Archive for Monday, July 11, 2011

Derby workers rescue dog after 20-foot fall

July 11, 2011


— It’s a pretty sure bet that Carl Rose is going to name his new dog “Derby.”

Rose and other Derby city workers — from wastewater treatment employees to firefighters — helped rescue the black lab Thursday from the bottom of a concrete tank about 20 feet deep.

Here’s the story:

Rose, superintendent of the Derby Wastewater Treatment Plant, went to work at about 7 a.m. Thursday. One of his employees, Terry Meek, a wastewater operator, was going out to turn on a pump when he walked by what’s called a clarifier pit used to treat water and noticed “that there was a dog in the bottom.”

The pits usually have water in them, but this one was empty.

Meek called Rose in the office.

“He said, ‘Uh, we have a problem.’ I’m like, ‘Oh boy, what’s going on?’ “ Rose said.

Meek told Rose that there was a dog in the bottom of the clarifier pit.

“What?” Rose asked “Is it dead?”

“No,” Meek answered. “It’s sitting here looking at me.”

Rose rushed out there.

“A couple other people went with me out of sheer curiosity,” Rose said.

Sure enough, there was a dog in the bottom of the hole. He appeared to have broken his leg.

Nobody is sure how he got into the plant, which is fenced off, and into the clarifier, which has rails around it.

Probably slipped through a gate, Rose guessed.

“We’re standing there looking at him, and we can tell he’s hurt,” Rose said.

Rose called the fire department, and firefighters showed up.

“I had already set up a ladder,” Rose said. “One of my guys was down in the basin with this dog and trying to calm him down and keep himself from hurting himself any further.”

The dog was scared but calm. He wasn’t wearing a collar or ID tag.

A firefighter, Cody Larson, went down into the clarifier, put the dog over his shoulder and carried him out of the pit up the ladder.

Throughout the ordeal, Rose said, the guys were telling the dog, “It’s going to be all right. We’re going to get you out.”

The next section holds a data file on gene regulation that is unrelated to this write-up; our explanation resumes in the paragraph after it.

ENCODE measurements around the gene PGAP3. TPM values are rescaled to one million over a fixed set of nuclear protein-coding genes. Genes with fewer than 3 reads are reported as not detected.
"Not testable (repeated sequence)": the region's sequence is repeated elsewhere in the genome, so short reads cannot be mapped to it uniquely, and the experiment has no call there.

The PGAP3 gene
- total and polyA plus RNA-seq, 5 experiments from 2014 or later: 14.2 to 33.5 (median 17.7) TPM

Then the search was on to find someone to mend the dog’s leg.

The first veterinary clinic workers called said it would be about $1,500 to fix up the dog.

El Paso Animal Clinic in Derby “quoted me about $1,000,” Rose said. “One of my employees’ wives works there. So I called my wife and said ‘We’ve got to do this.’ My wife said, ‘I know, you’re right, we have to do it.’ “

The Roses lost one of their dogs about eight months ago. They also have a Chihuahua.

So the Roses will take him home.

Brad Smith, fire chief for the Derby Fire Department, said firefighters have “had a few occasions where we’ve rescued animals. We had a dog that went through the ice in one of our retention ponds.”

If firefighters have the time, they’ll help, he said. “Obviously if we’re running an emergency call for a human being, that will take precedent,” he said.

Veterinarians have estimated that the shiny black dog is between 6 months and a year old.

The good news for “Derby” — or whatever his name ends up being — is that his leg should heal.

The bad news for him is that after that, he’s scheduled to be neutered.


riverdrifter 6 years, 8 months ago

I'll send a little money. The labrador retriever is the finest of all dogs. Glad he made it out of there. Make sure the pup isn't chipped.

Bob Forer 6 years, 8 months ago

Sad that the vets did not have the same voluntary spirit of the rest of the folks.

Sharon Aikins 6 years, 8 months ago

Would have been great if a vet had volunteered his services, or at least part of the cost defrayed. Great ending for the dog! You're right, riverdrifter, they should check for chips but my guess is a lot of owners wouldn't show up to reclaim a dog with a $1,000 bill attached. Sad but true.

kernal 6 years, 8 months ago

It's possible that Carl Rose's wife will get an "employee discount" since she works for the vet.

asbury 6 years, 8 months ago

Glad the dog will be okay.....and that it has a new home!

pace 6 years, 8 months ago

All businesses should offer their services free to people or animals that need them. Everyone should also work for free for people that need stuff done. I do volunteer work, but come on, to criticize a vet for charging for his/her service? Most professionals do give breaks, donate or volunteer, but would pretty much put any vet out of business if he/she opened the door for everyone who felt they couldn't afford it or wanted strays treated free.

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